In Guatemala, in Bar Tecum in Quetzaltenango, with several Guatemalteco friends around me, a bottle of local rum, bucket of ice, plate of limes and two bottles of Coke… and the Green Bay Packers on a big TV on Fox Deportes. I began my instructional course in American football. After about 10 minutes of polite smiles, still no one understood. Why do they just keep running into each other? What happened there? Was that good? “OK, I’ll tell you when to cheer.”
In Panama driving around like a maniac (ie. fitting in with the locals) as I tried to find a sports bar that was airing the game like they said they would on the phone. No luck. After missing a few games that season, and catching one at a Bennigans or the like, I found Bingo 90. Why hadn’t I thought of this sooner? Want to see a sporting event? Go to where people need things to gamble on. I became a regular. Free munchies, order a Coke, and watch every game in the NFL on a string of TVs around the room above all the slot machines. I went with my fellow English teacher Steve (a Patriots fan, but I like him anyway) every Sunday. We were pretty close to broke back then and Steve doesn’t drink so we spent nary a penny there most of the time, and always bought some amazing ginger cookies (with the little hairs from the shredded fresh ginger!) for 10 cents each at a small bakery on the way home.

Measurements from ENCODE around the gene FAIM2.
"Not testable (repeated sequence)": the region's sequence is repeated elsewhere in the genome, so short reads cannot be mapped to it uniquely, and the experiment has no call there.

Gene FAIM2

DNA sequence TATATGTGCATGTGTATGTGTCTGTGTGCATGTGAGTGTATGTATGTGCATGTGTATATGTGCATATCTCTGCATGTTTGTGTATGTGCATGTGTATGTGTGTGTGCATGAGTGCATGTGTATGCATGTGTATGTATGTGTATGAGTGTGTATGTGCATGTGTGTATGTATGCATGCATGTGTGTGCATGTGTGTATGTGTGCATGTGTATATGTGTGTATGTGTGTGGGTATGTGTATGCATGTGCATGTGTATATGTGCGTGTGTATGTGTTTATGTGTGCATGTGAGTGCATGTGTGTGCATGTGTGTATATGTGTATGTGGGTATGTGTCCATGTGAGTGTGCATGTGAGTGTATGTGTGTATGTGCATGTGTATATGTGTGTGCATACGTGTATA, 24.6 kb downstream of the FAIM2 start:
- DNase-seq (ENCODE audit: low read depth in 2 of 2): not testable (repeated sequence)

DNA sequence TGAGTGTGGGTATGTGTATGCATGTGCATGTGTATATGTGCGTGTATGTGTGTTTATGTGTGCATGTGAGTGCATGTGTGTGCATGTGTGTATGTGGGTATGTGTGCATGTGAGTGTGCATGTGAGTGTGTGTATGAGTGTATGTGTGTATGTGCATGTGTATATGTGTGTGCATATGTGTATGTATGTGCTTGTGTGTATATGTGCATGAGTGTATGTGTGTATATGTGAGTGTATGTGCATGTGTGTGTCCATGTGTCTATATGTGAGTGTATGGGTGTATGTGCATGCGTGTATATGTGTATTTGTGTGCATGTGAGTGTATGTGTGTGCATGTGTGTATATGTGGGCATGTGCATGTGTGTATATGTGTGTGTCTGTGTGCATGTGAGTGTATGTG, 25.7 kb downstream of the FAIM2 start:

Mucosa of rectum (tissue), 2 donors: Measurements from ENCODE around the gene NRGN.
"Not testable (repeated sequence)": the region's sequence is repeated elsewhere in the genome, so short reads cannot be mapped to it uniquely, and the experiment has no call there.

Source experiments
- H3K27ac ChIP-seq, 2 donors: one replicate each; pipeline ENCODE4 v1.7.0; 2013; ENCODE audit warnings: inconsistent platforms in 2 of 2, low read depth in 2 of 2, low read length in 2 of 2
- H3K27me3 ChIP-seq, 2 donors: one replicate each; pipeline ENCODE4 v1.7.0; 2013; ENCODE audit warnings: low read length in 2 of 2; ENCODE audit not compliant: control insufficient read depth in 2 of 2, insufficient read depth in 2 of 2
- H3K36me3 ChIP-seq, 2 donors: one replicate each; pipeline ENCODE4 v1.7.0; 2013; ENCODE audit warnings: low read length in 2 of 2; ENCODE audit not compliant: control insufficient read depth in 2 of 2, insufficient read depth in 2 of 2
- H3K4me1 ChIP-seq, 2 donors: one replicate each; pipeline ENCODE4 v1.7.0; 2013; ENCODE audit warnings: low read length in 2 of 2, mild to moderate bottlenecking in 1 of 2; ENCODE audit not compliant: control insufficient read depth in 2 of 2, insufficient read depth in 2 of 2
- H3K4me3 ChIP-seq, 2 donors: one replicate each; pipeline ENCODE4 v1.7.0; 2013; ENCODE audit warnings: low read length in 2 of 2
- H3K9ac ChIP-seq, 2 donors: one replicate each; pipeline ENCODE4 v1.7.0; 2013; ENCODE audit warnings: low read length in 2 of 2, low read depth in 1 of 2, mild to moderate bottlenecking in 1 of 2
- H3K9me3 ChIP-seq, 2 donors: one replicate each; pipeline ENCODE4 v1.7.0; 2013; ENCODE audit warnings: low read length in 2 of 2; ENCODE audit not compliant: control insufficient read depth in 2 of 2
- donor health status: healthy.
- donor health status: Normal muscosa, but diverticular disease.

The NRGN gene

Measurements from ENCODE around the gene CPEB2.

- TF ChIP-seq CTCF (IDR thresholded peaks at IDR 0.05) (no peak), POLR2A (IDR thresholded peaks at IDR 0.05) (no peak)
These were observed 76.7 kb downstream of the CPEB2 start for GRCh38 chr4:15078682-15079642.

Once, the father of Salsa King, movie star and presidential candidate Ruben Blades stopped by our table. He was a regular at the casino. I knew who he was, the resemblance was unmistakable, and I’d always give him one of those chin lift greetings, sort of Mafioso-style. One of the first times we saw him, he stopped as he passed our table, and introduced himself, said hello, shook a few hands and sat down. “Señor Blades” is not a Packers fan, but a seemingly decent fellow anyway.
I, too, have done the Hit Refresh-Game Summary Method. And in Bangkok if I can avoid the score, The Sport Corner gets the games downloaded and can replay them anytime the next day. But that’s never the same.
So now thanks to the Interwebs, I can not only see the games live, but share some of the snide remarks from the armchair audience of a Wisconsin basement rec room. Now if I could only figure out how to reach the chip bowl.
Oh, and by the way… SUPER BOWL XLV HERE WE COME!!!